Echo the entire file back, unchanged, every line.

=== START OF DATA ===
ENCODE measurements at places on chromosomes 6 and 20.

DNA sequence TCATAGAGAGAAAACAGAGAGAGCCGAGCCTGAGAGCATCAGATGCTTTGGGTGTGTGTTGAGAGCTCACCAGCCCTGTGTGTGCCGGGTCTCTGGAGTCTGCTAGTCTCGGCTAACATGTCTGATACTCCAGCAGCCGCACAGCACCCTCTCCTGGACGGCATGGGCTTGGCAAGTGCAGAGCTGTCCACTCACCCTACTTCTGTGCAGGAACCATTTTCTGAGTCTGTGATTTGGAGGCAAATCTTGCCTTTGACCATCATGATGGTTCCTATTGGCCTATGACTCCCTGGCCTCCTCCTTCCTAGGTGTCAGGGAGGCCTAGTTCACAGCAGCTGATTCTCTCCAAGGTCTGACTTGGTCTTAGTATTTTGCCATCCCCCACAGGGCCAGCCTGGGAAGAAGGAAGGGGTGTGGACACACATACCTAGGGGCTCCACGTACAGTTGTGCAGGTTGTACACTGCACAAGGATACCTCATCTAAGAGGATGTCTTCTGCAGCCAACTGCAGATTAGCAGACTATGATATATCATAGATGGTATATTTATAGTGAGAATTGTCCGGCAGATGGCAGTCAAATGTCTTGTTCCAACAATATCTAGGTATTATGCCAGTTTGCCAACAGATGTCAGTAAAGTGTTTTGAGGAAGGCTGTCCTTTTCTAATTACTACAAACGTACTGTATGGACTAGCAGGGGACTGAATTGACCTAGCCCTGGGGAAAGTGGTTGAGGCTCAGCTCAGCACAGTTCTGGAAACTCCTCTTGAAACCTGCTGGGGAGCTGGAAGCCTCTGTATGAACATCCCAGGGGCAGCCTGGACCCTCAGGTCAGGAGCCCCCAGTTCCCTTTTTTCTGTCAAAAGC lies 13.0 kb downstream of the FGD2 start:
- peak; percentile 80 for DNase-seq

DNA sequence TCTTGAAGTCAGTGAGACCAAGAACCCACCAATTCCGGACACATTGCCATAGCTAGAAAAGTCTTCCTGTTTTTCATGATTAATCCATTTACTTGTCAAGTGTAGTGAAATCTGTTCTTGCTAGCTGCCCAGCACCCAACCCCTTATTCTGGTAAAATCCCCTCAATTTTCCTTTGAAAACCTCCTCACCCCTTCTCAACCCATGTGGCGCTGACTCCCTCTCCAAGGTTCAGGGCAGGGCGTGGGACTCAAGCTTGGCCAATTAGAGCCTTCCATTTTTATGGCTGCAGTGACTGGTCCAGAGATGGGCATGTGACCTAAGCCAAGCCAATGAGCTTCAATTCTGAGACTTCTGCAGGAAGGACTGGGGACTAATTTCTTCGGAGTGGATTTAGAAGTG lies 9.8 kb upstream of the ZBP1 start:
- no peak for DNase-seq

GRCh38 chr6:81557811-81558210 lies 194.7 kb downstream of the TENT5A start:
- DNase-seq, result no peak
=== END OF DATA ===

ENCODE measurements at places on chromosomes 6 and 20.

DNA sequence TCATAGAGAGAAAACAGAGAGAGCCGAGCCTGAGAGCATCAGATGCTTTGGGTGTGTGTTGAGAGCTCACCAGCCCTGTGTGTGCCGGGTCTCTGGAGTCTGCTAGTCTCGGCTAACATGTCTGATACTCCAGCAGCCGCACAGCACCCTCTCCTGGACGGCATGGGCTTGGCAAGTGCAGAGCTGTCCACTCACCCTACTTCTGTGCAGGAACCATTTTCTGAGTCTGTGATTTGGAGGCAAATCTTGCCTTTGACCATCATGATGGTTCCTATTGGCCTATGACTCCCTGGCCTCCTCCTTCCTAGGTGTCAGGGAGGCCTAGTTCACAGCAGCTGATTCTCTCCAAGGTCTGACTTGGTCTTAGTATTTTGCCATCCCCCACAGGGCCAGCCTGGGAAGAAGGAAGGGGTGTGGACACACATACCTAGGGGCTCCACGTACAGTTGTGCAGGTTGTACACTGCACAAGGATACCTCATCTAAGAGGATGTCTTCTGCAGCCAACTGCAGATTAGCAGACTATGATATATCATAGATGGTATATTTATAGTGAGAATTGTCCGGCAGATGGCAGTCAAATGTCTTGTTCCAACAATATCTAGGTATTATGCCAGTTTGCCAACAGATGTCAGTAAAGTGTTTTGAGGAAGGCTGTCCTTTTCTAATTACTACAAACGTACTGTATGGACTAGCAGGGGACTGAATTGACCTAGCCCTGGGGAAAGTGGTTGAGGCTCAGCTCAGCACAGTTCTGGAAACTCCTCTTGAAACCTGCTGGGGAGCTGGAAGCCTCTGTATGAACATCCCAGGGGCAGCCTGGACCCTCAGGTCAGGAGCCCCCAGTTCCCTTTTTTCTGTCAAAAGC lies 13.0 kb downstream of the FGD2 start:
- peak; percentile 80 for DNase-seq

DNA sequence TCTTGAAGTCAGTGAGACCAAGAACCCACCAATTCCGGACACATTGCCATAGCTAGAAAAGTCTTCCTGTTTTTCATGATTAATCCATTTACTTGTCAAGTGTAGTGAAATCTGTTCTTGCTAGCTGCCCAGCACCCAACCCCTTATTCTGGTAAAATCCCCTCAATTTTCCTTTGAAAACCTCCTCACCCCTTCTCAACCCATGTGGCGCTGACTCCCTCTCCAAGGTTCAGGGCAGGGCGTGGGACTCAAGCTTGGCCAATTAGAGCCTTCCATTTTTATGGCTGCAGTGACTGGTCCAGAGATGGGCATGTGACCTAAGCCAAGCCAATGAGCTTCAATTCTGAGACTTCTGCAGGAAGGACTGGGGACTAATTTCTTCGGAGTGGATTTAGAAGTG lies 9.8 kb upstream of the ZBP1 start:
- no peak for DNase-seq

GRCh38 chr6:81557811-81558210 lies 194.7 kb downstream of the TENT5A start:
- DNase-seq, result no peak